Burn retrograde to lower apoapsis (and a very slight inclination change)
As we can see from the above figure, this transfer only expends 5.97 km/s of delta-V. While this is still impractical, it is interesting that there exists this other category of optimal inclination transfers which exists for high inclination changes.
It is interesting to note that, for 0 through 37 degree inclination changes, the direct approach is superior. Then, from 37 degrees to 60 degrees, this 3-burn solution produces a smaller required delta-V. Above 60 degrees, the intermediate, high-apoapsis orbit actually exceeds escape velocity so the transfer takes infinite time.
In this blog post, we are going to introduce you to functionality found in the Orbit Transfer Module of our Spacecraft Control Toolbox. The Orbit Transfer Module has lots of tools to allow you to numerically optimize the engine burns that a spacecraft needs to apply to go from some initial orbit to its target orbit, with a minimum of fuel used, time elapsed, or some other metric. You can do this to impulsive burns, continuous (low-thrust) burns, and a special model that splits large impulsive burns into many small impulsive burns.
The following is an example of a case in which the impulsive burn optimization functions can reveal new and interesting classes of orbit transfer trajectories.
The spacecraft starts in a circular, equatorial low Earth orbit (LEO) and targets a circular, geosynchronous equatorial orbit (GEO). The fuel-optimal trajectory is well known: a Hohmann Transfer, wherein the craft burns once to raise its apoapsis to the target altitude, then at apoapsis it burns again to raise its periapsis to the target altitude. It looks like this:
The craft starts in the blue LEO orbit, then at the big black arrow it burns its engine until 2.42 km/s of delta-V has been applied, then coasts for 5.28 hours on the yellow transfer orbit until it reaches the altitude of the purple dashed, target orbit. Then a final insertion burn until 1.47 km/s has been expended, and GEO has been achieved! Final tally: 3.89 km/s of delta-V has been expended and it took 5.28 hours to get to the requested orbit.
This Hohmann transfer results from optimizing for the minimum delta-V expended, but what happens if you optimize both fuel and coast time? If you care just as much about decreasing the elapsed time by one hour as expending 1 km/s of fuel? The function OptimizeElementsImpulsiveSearch can solve this problem also. Take a look:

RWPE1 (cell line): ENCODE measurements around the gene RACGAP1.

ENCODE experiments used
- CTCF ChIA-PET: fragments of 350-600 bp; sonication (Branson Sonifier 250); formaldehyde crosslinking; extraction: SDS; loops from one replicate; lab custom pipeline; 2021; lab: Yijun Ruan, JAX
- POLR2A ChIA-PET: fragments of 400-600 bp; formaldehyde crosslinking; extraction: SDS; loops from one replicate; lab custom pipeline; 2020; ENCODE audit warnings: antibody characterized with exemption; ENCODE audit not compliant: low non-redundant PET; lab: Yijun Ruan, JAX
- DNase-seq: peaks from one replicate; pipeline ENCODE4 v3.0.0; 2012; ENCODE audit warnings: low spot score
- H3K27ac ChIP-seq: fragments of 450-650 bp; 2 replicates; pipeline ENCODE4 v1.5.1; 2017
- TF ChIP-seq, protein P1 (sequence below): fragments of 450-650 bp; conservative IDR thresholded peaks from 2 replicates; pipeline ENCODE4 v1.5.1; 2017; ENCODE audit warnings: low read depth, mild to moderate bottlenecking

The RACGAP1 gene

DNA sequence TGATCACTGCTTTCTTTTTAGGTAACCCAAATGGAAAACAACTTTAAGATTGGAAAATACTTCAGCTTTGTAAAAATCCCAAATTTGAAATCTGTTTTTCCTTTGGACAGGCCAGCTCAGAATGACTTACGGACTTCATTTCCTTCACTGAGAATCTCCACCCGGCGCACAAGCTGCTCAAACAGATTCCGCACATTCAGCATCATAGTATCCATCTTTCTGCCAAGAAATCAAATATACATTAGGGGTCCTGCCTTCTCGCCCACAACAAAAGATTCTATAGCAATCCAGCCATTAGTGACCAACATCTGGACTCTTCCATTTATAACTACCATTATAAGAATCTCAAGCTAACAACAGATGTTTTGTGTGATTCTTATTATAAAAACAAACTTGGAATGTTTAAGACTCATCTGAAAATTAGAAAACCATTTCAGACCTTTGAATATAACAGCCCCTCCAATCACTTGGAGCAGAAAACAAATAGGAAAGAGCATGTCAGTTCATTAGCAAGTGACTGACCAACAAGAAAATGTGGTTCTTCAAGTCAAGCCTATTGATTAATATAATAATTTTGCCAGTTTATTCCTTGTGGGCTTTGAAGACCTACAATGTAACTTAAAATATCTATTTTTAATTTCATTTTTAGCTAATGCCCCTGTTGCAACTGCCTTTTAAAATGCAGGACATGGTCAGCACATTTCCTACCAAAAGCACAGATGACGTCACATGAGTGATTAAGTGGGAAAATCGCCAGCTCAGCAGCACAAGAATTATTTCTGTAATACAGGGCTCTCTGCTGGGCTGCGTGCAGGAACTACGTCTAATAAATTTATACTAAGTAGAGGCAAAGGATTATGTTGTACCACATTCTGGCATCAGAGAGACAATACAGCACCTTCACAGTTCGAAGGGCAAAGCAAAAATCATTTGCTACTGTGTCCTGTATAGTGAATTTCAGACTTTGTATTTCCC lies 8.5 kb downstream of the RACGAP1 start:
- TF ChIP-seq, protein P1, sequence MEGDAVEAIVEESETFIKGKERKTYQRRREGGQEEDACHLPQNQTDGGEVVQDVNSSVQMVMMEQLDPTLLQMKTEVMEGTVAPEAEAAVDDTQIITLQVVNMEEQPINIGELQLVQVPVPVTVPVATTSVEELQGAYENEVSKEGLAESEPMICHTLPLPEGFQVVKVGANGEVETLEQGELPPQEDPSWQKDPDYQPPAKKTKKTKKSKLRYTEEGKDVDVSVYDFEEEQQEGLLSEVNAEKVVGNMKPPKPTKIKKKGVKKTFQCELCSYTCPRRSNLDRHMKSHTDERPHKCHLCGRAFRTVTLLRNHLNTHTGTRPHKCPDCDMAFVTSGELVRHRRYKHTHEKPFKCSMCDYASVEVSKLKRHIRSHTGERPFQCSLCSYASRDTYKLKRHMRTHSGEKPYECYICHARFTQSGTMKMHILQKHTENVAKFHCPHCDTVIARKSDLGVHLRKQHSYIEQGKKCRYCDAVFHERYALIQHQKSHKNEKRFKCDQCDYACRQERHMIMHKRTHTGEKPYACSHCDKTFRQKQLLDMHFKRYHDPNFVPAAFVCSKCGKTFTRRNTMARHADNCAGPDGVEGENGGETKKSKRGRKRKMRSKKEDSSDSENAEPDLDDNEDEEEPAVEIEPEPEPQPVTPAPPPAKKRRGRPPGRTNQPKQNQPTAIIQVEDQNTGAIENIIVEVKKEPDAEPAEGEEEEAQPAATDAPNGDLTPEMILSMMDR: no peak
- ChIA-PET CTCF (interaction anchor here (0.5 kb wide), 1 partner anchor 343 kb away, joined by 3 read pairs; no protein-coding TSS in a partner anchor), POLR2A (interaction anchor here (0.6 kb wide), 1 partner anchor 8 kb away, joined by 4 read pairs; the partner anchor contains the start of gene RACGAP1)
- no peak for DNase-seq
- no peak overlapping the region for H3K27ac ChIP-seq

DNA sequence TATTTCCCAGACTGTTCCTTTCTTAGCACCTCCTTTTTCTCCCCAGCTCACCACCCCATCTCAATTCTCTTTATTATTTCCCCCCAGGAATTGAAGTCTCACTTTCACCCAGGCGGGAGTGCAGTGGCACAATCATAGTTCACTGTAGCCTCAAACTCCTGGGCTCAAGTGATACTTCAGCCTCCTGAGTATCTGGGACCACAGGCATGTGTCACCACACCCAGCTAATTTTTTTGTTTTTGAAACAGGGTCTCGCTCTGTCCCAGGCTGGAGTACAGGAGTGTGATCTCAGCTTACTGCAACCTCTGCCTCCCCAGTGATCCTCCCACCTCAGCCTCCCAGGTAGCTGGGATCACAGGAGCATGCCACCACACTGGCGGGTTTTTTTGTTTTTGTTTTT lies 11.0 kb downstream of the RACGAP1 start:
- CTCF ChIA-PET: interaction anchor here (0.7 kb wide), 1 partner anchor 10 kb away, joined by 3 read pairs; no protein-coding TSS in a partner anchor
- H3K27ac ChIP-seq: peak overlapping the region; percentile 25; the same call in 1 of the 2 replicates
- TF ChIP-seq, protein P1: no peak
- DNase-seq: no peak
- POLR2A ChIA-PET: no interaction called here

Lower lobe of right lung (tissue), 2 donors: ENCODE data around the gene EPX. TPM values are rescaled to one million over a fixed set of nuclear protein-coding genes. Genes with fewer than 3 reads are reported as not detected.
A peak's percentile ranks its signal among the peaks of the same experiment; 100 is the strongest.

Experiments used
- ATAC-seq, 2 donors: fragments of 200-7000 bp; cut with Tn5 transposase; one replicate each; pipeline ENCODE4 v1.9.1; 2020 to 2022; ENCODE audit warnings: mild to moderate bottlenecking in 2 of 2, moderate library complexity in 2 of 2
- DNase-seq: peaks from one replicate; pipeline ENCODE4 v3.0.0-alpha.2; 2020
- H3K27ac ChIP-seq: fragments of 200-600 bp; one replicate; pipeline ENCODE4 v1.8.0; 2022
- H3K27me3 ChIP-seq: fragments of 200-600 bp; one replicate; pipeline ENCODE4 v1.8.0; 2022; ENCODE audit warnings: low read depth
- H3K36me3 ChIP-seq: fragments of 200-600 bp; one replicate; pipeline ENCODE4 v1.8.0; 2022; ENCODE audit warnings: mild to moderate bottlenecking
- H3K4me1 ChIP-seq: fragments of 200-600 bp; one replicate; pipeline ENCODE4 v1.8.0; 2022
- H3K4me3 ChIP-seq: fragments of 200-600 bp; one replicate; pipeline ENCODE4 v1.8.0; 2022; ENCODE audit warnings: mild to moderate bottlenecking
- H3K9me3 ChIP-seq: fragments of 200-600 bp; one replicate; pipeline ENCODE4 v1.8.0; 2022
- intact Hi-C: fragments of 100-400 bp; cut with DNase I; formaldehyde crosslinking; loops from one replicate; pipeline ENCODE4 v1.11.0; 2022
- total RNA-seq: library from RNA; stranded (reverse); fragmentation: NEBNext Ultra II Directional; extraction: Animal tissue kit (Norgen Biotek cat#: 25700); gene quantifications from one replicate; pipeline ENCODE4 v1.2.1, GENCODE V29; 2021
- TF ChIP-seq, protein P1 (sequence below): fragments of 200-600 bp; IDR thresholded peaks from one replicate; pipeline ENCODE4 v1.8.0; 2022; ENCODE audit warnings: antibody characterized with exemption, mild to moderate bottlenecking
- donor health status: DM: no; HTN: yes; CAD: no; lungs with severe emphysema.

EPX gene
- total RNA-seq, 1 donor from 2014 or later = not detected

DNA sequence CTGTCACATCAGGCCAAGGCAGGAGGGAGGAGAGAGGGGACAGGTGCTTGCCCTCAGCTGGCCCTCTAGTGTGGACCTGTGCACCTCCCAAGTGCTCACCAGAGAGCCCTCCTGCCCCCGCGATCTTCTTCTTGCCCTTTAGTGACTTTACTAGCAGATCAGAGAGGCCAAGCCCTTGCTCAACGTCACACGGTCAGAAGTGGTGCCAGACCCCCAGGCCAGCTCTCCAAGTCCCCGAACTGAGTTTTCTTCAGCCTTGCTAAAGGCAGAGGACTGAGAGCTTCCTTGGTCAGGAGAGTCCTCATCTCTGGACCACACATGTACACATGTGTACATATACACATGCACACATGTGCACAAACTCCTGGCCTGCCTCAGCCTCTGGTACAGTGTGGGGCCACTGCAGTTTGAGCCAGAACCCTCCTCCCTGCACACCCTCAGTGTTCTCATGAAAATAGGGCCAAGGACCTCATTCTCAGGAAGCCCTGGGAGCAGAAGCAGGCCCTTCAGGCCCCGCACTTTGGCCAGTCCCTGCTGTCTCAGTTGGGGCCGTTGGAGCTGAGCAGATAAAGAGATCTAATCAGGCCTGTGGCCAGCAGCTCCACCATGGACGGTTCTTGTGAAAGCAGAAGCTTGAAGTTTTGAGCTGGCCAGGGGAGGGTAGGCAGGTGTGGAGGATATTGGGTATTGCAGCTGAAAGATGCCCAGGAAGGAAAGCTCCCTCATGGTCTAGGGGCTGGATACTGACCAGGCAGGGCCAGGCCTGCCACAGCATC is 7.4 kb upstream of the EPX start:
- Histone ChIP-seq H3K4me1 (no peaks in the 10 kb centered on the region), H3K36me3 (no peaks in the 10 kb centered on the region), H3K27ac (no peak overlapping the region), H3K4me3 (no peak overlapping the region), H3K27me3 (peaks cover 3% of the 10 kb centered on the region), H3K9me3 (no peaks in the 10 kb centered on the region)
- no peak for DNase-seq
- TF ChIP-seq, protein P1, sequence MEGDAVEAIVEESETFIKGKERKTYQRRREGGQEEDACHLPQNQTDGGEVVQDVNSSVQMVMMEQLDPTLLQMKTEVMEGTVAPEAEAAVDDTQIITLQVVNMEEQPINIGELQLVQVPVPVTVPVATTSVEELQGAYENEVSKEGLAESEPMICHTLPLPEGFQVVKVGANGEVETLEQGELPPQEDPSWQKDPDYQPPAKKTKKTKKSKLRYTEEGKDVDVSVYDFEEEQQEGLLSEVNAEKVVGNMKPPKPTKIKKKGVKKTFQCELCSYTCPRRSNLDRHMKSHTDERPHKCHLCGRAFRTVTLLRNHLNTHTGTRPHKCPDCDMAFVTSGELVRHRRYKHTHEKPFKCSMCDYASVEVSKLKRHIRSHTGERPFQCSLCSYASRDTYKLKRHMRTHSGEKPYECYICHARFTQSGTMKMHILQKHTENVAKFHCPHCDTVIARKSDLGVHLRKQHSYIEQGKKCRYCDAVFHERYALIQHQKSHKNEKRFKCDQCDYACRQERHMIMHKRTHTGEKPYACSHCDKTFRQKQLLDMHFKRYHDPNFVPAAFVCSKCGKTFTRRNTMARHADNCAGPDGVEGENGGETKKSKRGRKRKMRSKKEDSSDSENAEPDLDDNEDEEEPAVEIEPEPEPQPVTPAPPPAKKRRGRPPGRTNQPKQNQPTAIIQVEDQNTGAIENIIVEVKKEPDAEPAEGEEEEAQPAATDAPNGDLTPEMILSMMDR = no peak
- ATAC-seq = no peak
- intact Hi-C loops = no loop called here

In these plots, we’ve told the optimizer that we care about both fuel and time. In the plot on the left, we’ve specified a tradeoff of 1 hour of elapsed time to 1 km/s of delta-V. If the optimizer can decrease the coast time by more than 1 hour at the cost of 1 km/s delta-V, it will do it. And we can see that the optimizer has in fact returned a faster, more delta-V intensive trajectory. Final tally: 5.06 km/s of delta-V has been expended and it took 3.29 hours to get to GEO.
In the plot on the right, we’ve specified a tradeoff of 1 hour of elapsed time to 2 km/s of delta-V, indicating that we care much more about elapsed time than the previous case. And again, we can see that the optimizer returns an even faster, even more delta-V intensive trajectory. Final tally: 6.23 km/s of delta-V has been expended and it took 2.55 hours to get to GEO.
Time tradeoff: 1 hour is worth how much delta-V?
Time spent coasting
0 km/s (I don’t care about time)
1 km/s (I care about time a little)
2 km/s (I care about time a lot)
Numerically optimized LEO GEO transfer trajectories, given different priorities between delta-V and time. These 3 points are part of a family of trajectories which are called fuel-time optimal.
We can visually verify the fingerprints of this faster transfer on the plots. The transfer orbit in the Hohmann transfer ends right at the target altitude, but for 1km/s = 1 hour, the transfer orbit extends out beyond this altitude, and for 2 km/s = 1 hour, the transfer orbit extends farther still. This is a hallmark of being a faster transfer orbit. The spacecraft doesn’t actually loop all the way out there; it performs a braking and insertion burn when it gets to the required altitude.
There are real-world scenarios where you’d want to do this. If your spacecraft is sensitive to radiation and you want to minimize the time spent in the Van Allen belts, for example. Or taking a more science-fiction approach, what if you need to urgently resupply or rescue a stranded crew?